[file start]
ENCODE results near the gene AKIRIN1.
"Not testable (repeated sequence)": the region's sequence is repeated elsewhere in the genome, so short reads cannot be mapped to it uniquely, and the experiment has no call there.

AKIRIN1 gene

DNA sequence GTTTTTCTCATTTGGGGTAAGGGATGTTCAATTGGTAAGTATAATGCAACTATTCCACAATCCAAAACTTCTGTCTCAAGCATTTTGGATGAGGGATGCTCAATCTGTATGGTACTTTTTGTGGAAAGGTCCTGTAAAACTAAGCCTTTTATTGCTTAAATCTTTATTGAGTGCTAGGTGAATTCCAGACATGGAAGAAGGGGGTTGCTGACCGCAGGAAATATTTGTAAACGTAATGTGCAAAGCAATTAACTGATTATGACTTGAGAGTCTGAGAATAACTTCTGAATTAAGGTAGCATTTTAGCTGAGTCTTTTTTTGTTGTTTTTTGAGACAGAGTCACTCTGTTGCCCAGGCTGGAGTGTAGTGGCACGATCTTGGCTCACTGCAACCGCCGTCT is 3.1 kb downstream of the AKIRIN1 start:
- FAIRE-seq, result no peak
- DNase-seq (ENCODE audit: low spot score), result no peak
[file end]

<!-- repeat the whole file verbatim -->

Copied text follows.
ENCODE results near the gene AKIRIN1.
"Not testable (repeated sequence)": the region's sequence is repeated elsewhere in the genome, so short reads cannot be mapped to it uniquely, and the experiment has no call there.

AKIRIN1 gene

DNA sequence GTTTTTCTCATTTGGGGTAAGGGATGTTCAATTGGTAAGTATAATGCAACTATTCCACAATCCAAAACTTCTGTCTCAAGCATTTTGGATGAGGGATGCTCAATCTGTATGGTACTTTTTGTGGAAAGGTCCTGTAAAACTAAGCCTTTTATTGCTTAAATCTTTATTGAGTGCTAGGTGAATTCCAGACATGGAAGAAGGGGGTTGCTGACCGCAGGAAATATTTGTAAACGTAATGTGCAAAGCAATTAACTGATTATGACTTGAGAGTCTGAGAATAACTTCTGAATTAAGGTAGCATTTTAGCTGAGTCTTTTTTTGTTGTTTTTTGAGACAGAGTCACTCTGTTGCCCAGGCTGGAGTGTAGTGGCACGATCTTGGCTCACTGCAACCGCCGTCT is 3.1 kb downstream of the AKIRIN1 start:
- FAIRE-seq, result no peak
- DNase-seq (ENCODE audit: low spot score), result no peak